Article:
Thursday, 17 May 2012

A Poor Sequester'd Stag

                        Another day spent with shelves - I've topped off the shelves over the Stage and varnished them, together with the front board on the shelves in the alcove. I've given them three coats and I've all but run out of varnish, so that's as much as I can do. I think they look OK.

I've also added, with grim inevitability, a rack of antlers to the chimney breast. They are three point Red deer antlers, which I got from a mountainside in Scotland about forty years ago. I found the body of the deer in a bog but the head (luckily for me, but not for the stag) was resting on a rock. The thing stank to high heaven but whilst the flesh had rotted, the antlers were more or less intact. With a bit of a stick I worked the head loose and scraped off the worst of the skin and remaining meat, then took it back to our holiday chalet (my parents were remarkably understanding when I regularly turned up with the body parts of assorted fauna), and placed it on a red ant's nest. Over the next couple of weeks the ants did their business, leaving a more or less clean skull, which I took home and treated with boiling water and bleach, before slicing the top off with a hacksaw. It's been on the wall in the dining room for about twenty years, so it was due a move. Here it is in its new home.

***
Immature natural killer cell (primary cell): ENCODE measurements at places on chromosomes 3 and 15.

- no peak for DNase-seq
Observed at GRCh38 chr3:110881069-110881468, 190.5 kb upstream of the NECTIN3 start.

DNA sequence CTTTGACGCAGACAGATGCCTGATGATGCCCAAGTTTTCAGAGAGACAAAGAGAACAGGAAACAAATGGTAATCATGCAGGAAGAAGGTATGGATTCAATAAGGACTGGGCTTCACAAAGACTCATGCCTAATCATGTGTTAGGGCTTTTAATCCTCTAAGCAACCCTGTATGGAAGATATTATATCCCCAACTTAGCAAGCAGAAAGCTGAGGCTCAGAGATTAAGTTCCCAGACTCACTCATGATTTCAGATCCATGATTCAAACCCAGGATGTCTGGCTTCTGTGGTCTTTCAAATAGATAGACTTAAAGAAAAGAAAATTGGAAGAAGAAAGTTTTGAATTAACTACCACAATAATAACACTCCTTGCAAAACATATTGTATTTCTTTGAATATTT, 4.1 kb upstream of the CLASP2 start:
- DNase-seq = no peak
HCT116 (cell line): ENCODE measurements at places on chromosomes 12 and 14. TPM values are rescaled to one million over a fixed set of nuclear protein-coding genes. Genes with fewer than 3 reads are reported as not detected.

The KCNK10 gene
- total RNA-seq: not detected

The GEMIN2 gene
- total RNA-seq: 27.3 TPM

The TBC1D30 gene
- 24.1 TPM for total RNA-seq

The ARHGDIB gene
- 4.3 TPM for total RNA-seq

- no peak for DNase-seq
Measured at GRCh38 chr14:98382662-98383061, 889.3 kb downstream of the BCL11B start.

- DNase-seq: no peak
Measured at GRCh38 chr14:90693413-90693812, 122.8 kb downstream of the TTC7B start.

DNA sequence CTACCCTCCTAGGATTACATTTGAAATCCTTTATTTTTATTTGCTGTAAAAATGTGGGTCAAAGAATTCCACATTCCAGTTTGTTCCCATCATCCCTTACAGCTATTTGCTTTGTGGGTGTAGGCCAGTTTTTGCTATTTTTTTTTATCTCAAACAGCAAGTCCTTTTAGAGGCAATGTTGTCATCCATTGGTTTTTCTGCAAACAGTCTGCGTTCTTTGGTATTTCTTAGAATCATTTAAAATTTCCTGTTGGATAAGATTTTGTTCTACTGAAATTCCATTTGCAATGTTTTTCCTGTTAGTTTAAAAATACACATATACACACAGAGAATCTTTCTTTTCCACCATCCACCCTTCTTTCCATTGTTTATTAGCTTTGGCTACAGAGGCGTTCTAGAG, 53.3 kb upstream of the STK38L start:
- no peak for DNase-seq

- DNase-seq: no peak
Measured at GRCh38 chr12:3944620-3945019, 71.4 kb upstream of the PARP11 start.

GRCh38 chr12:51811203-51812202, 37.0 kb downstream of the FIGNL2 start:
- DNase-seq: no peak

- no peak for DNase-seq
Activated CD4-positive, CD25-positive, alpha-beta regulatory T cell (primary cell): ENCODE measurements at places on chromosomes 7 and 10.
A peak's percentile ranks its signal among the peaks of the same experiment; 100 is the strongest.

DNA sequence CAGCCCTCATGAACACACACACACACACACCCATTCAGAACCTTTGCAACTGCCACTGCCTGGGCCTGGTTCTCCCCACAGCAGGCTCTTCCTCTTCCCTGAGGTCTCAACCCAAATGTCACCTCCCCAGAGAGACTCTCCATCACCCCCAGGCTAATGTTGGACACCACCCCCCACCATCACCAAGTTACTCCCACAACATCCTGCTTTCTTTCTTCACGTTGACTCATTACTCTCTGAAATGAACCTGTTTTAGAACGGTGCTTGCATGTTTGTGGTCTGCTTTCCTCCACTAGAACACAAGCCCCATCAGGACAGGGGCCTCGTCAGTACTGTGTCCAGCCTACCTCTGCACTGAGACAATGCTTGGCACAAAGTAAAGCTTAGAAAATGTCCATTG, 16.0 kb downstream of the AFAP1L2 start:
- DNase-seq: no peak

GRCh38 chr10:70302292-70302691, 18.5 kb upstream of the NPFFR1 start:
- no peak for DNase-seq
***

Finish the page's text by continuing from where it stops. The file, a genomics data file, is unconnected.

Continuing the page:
On the round table is a silver-plated, three sconce candelabra and a cast iron book stand. The book stand came from a charity shop in Blackburn, for £2.50. The candlestick came from a charity shop in Ilkley, for £6.99. On the book stand is a copy of Maurice Baring's commonplace book Have You Anything to Declare? (1936). Baring was an English man of letters, who spoke at least six European languages and who had served in the Intelligence Corps and Royal Air Force during WWI. In the book he collects fragments from prose and poems and discusses them in context. What are most impressive are his breadth of reading and his mastery of foreign tongues. 

Commonplace books were developed in the Renaissance, when scholars would copy out sections of texts which interested them and collate them by subject. They were primarily made for personal use but some were published and received wider readership. It has been argued that blogs are the modern equivalent of the commonplace book, but I like to think that people are still using pen and paper to note down things that interest them. I can't imagine watching a programme like QI without my notebook close at hand.

"A commonplace book is what a provident poet cannot subsist without, for this proverbial reason, that “great wits have short memories:” and whereas, on the other hand, poets, being liars by profession, ought to have good memories; to reconcile these, a book of this sort, is in the nature of a supplemental memory, or a record of what occurs remarkable in every day’s reading or conversation."  Jonathan Swift, A Letter of Advice to a Young Poet.

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